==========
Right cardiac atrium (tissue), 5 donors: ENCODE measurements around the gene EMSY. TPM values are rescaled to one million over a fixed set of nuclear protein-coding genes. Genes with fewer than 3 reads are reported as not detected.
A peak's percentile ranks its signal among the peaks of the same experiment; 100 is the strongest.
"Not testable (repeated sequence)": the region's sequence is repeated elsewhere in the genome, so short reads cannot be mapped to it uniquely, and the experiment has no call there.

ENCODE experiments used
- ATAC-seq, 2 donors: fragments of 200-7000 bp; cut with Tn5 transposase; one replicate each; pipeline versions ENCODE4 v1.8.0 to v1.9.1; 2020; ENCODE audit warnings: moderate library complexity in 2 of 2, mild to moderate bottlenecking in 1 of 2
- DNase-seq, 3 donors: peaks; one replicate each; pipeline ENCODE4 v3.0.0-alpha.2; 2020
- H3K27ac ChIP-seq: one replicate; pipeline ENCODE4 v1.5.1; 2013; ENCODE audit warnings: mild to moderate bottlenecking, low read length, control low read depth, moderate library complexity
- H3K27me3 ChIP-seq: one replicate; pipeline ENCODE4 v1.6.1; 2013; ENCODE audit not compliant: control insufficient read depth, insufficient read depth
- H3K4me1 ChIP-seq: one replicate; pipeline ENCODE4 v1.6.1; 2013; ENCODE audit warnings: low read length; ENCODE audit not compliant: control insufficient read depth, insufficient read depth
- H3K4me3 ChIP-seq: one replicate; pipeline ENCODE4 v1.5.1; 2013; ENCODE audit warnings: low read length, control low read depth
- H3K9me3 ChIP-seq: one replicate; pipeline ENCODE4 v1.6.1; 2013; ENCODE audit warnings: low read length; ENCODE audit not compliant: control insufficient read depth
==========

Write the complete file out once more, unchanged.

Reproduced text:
Right cardiac atrium (tissue), 5 donors: ENCODE measurements around the gene EMSY. TPM values are rescaled to one million over a fixed set of nuclear protein-coding genes. Genes with fewer than 3 reads are reported as not detected.
A peak's percentile ranks its signal among the peaks of the same experiment; 100 is the strongest.
"Not testable (repeated sequence)": the region's sequence is repeated elsewhere in the genome, so short reads cannot be mapped to it uniquely, and the experiment has no call there.

ENCODE experiments used
- ATAC-seq, 2 donors: fragments of 200-7000 bp; cut with Tn5 transposase; one replicate each; pipeline versions ENCODE4 v1.8.0 to v1.9.1; 2020; ENCODE audit warnings: moderate library complexity in 2 of 2, mild to moderate bottlenecking in 1 of 2
- DNase-seq, 3 donors: peaks; one replicate each; pipeline ENCODE4 v3.0.0-alpha.2; 2020
- H3K27ac ChIP-seq: one replicate; pipeline ENCODE4 v1.5.1; 2013; ENCODE audit warnings: mild to moderate bottlenecking, low read length, control low read depth, moderate library complexity
- H3K27me3 ChIP-seq: one replicate; pipeline ENCODE4 v1.6.1; 2013; ENCODE audit not compliant: control insufficient read depth, insufficient read depth
- H3K4me1 ChIP-seq: one replicate; pipeline ENCODE4 v1.6.1; 2013; ENCODE audit warnings: low read length; ENCODE audit not compliant: control insufficient read depth, insufficient read depth
- H3K4me3 ChIP-seq: one replicate; pipeline ENCODE4 v1.5.1; 2013; ENCODE audit warnings: low read length, control low read depth
- H3K9me3 ChIP-seq: one replicate; pipeline ENCODE4 v1.6.1; 2013; ENCODE audit warnings: low read length; ENCODE audit not compliant: control insufficient read depth